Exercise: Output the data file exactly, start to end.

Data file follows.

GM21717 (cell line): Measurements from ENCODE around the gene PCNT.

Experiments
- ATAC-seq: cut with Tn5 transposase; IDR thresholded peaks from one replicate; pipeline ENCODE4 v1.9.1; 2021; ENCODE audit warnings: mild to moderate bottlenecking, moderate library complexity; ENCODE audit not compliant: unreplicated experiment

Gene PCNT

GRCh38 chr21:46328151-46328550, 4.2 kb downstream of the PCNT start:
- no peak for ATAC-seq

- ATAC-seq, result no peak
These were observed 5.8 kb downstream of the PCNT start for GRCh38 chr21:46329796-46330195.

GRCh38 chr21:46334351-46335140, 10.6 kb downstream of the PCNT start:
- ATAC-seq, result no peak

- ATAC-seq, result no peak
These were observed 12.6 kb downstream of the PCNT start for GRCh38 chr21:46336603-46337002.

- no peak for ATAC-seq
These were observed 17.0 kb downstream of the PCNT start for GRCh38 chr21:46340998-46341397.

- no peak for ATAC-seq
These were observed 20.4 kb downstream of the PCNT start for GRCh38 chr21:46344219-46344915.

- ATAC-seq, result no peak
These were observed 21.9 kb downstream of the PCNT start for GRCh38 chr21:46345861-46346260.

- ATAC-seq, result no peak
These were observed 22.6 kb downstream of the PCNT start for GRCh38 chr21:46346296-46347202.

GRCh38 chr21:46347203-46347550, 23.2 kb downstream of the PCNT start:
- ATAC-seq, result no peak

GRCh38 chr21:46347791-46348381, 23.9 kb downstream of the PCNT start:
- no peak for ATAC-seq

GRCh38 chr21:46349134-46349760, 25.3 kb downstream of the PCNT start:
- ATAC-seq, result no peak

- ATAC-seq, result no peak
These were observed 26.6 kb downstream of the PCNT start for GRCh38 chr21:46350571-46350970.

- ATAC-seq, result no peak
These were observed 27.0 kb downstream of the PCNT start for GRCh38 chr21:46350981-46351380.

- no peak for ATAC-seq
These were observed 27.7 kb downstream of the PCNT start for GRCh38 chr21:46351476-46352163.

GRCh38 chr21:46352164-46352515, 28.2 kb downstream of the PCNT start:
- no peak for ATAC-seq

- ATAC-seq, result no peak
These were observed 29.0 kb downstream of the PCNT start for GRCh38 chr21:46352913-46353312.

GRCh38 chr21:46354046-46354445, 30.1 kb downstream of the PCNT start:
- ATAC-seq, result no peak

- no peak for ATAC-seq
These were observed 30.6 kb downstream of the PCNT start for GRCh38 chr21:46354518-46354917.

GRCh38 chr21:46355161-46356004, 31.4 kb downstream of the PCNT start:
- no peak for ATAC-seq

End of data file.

GM21717 (cell line): Measurements from ENCODE around the gene PCNT.

Experiments
- ATAC-seq: cut with Tn5 transposase; IDR thresholded peaks from one replicate; pipeline ENCODE4 v1.9.1; 2021; ENCODE audit warnings: mild to moderate bottlenecking, moderate library complexity; ENCODE audit not compliant: unreplicated experiment

Gene PCNT

GRCh38 chr21:46328151-46328550, 4.2 kb downstream of the PCNT start:
- no peak for ATAC-seq

- ATAC-seq, result no peak
These were observed 5.8 kb downstream of the PCNT start for GRCh38 chr21:46329796-46330195.

GRCh38 chr21:46334351-46335140, 10.6 kb downstream of the PCNT start:
- ATAC-seq, result no peak

- ATAC-seq, result no peak
These were observed 12.6 kb downstream of the PCNT start for GRCh38 chr21:46336603-46337002.

- no peak for ATAC-seq
These were observed 17.0 kb downstream of the PCNT start for GRCh38 chr21:46340998-46341397.

- no peak for ATAC-seq
These were observed 20.4 kb downstream of the PCNT start for GRCh38 chr21:46344219-46344915.

- ATAC-seq, result no peak
These were observed 21.9 kb downstream of the PCNT start for GRCh38 chr21:46345861-46346260.

- ATAC-seq, result no peak
These were observed 22.6 kb downstream of the PCNT start for GRCh38 chr21:46346296-46347202.

GRCh38 chr21:46347203-46347550, 23.2 kb downstream of the PCNT start:
- ATAC-seq, result no peak

GRCh38 chr21:46347791-46348381, 23.9 kb downstream of the PCNT start:
- no peak for ATAC-seq

GRCh38 chr21:46349134-46349760, 25.3 kb downstream of the PCNT start:
- ATAC-seq, result no peak

- ATAC-seq, result no peak
These were observed 26.6 kb downstream of the PCNT start for GRCh38 chr21:46350571-46350970.

- ATAC-seq, result no peak
These were observed 27.0 kb downstream of the PCNT start for GRCh38 chr21:46350981-46351380.

- no peak for ATAC-seq
These were observed 27.7 kb downstream of the PCNT start for GRCh38 chr21:46351476-46352163.

GRCh38 chr21:46352164-46352515, 28.2 kb downstream of the PCNT start:
- no peak for ATAC-seq

- ATAC-seq, result no peak
These were observed 29.0 kb downstream of the PCNT start for GRCh38 chr21:46352913-46353312.

GRCh38 chr21:46354046-46354445, 30.1 kb downstream of the PCNT start:
- ATAC-seq, result no peak

- no peak for ATAC-seq
These were observed 30.6 kb downstream of the PCNT start for GRCh38 chr21:46354518-46354917.

GRCh38 chr21:46355161-46356004, 31.4 kb downstream of the PCNT start:
- no peak for ATAC-seq